Exit, Voice and Loyalty: Responses to decline in Organizations, Firms and State by Albert O. Hirschman is a short and quick read but one packed with a load of analytical information on how people respond to deterioration and decline, whether in an organization, a grouping of any sort, government or firms.
The author initially begins with his observation that economic decline has not received as much attention as politics, morality, organizations or governments. The two fold reason he provides is: first, the assumption that economists for the most part behave rationally; secondly, the reason for recovery of loss is minimal if none at all in the economic realm. Hirschman then moves on to categorically describe the various responses of people to stop or reverse decline. People either give up and quit (exit), or speak up (voice) as long as it is possible, on what is wrong and how it can be corrected. Both of these forces, Hirschman argues are interconnected with and depend on the level of “loyalty”. Rapid exit is not advantageous in the case of organizational decline. In the present world where the possibilities exist for amplification of voice, this study is very relevant (SETHI 2010). The book is an astounding description of the interplay of these three: “exit”, “voice” and “loyalty”, providing both a deterrent to decline and a mechanism for recuperation.
A good understanding of exit and voice, the connection between these responses along with the manner in which loyalty interfaces with the above, help improve performance in organizations. This is a very timely read for me as I currently address the split of one of our growing churches within the organization. This particular rural congregation established six years ago has currently grown to over 400 new believers. A few months ago a small number of elders started to ‘voice’ their concerns over the pastor’s autocratic leadership and now finally about half of the congregation have decided to ‘exit’ and start a church on their own. Obviously, as any Christian leader would know, this is not a peculiar incident. It happens all the time, everywhere around the world in Christendom.
Hirschman has me thinking about the best option in this context. I have in the past blindly advocated for ‘friendly exit’ as the best strategy in such situations and also seen multiple groups grow if they are true to their vision and mission. Such a decision prevents ongoing squabbles within and protects the reputation of Christians in the community. After reading Hirschman, I am contemplating on the possibility of creating an open and transparent space for voices to be raised and heard in a positive manner. The following questions come to mind:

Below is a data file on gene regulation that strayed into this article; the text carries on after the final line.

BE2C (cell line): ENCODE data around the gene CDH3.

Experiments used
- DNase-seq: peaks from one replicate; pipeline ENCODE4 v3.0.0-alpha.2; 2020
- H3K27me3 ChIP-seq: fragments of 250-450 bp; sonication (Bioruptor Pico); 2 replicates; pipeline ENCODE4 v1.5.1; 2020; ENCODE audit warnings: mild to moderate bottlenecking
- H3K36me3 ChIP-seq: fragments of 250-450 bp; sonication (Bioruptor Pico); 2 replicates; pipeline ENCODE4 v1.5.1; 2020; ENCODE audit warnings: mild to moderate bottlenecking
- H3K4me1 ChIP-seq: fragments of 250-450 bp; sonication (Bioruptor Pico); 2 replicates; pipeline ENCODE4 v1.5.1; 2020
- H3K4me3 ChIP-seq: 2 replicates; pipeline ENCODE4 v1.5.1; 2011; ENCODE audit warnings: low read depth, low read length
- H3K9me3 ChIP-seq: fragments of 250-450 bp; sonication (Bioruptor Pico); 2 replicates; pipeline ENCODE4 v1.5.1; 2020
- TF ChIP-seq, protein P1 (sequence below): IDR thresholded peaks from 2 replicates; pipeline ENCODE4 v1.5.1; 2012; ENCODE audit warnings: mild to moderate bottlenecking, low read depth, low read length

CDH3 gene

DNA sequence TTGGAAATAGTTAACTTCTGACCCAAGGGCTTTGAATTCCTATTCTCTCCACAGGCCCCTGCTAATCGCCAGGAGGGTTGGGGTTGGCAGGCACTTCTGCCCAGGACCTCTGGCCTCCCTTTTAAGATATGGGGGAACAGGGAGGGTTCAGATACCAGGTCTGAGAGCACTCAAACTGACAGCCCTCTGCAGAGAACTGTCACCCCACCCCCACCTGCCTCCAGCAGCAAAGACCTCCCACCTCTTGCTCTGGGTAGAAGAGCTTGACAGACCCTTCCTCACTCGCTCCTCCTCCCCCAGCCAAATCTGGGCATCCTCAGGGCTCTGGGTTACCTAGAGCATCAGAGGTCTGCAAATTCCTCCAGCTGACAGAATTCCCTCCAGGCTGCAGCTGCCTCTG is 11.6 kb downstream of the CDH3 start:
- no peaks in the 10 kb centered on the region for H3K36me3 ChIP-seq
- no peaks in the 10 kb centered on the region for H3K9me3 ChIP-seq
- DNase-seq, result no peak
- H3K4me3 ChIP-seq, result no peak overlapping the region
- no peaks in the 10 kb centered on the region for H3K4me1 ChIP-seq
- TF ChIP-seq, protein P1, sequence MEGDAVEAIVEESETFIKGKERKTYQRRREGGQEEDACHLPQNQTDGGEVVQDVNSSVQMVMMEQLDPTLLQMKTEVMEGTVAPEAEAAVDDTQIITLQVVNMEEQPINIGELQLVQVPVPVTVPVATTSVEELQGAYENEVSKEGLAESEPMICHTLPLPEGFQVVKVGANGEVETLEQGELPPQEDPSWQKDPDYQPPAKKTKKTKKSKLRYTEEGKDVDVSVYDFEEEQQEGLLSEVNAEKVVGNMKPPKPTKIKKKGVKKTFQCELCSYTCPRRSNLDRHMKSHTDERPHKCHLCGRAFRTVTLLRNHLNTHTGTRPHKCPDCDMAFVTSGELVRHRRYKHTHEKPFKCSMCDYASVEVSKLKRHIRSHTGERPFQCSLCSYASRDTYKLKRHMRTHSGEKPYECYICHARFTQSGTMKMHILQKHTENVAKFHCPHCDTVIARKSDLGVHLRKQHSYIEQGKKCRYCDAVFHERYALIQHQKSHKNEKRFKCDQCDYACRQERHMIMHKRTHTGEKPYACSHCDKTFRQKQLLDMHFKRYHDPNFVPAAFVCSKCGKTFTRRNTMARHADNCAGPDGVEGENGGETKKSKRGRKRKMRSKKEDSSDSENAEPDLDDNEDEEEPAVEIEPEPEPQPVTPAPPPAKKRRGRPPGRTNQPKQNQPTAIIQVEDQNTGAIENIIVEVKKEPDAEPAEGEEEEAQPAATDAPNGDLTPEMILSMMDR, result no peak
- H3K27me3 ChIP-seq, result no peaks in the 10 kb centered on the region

What changes should be initiated so that these voices will be perceived as those of loyalists striving for mutual advantage, blessing and growth?
How should they present their case not as dissidents but as those seeking common benefit? This is particularly important in a context where questioning authority in any manner or form is not readily accepted and for the most part carries negative connotations.
How can the pastor/leader receive this response from the congregation positively?
What lessons must be learnt and how can the quality of leadership improve through this testing experience?
What steps need to be taken to enable the Christian leader switch from a ‘coercion and control’ mindset (which is a culturally accepted norm within close knit communities and tribes), to consensus building?
If ‘exit’ is inevitable, how can it be facilitated through which everyone benefits and the Kingdom grows?
HIRSCHMAN, Albert O. Exit, Voice and Loyalty: Responses To Decline In Firms, Organisations, and States. Cambridge: Harvard University Press, 1970.
SETHI, Rajiv. 04 2010. http://rajivsethi.blogspot.in/2010/04/astonishing-voice-of-albert-hirschman.html (accessed 10 15, 2013).